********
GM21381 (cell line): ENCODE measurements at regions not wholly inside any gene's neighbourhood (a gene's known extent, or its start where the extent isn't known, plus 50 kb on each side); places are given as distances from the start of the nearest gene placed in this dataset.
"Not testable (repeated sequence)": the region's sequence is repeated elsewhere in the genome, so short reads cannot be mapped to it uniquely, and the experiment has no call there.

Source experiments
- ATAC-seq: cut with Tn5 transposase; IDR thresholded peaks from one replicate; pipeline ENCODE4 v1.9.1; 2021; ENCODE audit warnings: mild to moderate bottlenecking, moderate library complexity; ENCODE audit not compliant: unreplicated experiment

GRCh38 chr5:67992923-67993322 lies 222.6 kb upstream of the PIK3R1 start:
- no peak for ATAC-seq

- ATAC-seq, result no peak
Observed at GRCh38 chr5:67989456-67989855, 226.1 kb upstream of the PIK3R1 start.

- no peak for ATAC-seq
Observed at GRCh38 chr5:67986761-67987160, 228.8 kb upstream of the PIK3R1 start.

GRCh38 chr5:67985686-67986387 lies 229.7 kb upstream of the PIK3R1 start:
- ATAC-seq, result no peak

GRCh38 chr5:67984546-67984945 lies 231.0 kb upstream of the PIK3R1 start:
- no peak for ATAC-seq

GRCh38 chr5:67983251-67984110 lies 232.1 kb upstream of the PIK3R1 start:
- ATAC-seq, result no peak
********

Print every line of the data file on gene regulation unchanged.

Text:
GM21381 (cell line): ENCODE measurements at regions not wholly inside any gene's neighbourhood (a gene's known extent, or its start where the extent isn't known, plus 50 kb on each side); places are given as distances from the start of the nearest gene placed in this dataset.
"Not testable (repeated sequence)": the region's sequence is repeated elsewhere in the genome, so short reads cannot be mapped to it uniquely, and the experiment has no call there.

Source experiments
- ATAC-seq: cut with Tn5 transposase; IDR thresholded peaks from one replicate; pipeline ENCODE4 v1.9.1; 2021; ENCODE audit warnings: mild to moderate bottlenecking, moderate library complexity; ENCODE audit not compliant: unreplicated experiment

GRCh38 chr5:67992923-67993322 lies 222.6 kb upstream of the PIK3R1 start:
- no peak for ATAC-seq

- ATAC-seq, result no peak
Observed at GRCh38 chr5:67989456-67989855, 226.1 kb upstream of the PIK3R1 start.

- no peak for ATAC-seq
Observed at GRCh38 chr5:67986761-67987160, 228.8 kb upstream of the PIK3R1 start.

GRCh38 chr5:67985686-67986387 lies 229.7 kb upstream of the PIK3R1 start:
- ATAC-seq, result no peak

GRCh38 chr5:67984546-67984945 lies 231.0 kb upstream of the PIK3R1 start:
- no peak for ATAC-seq

GRCh38 chr5:67983251-67984110 lies 232.1 kb upstream of the PIK3R1 start:
- ATAC-seq, result no peak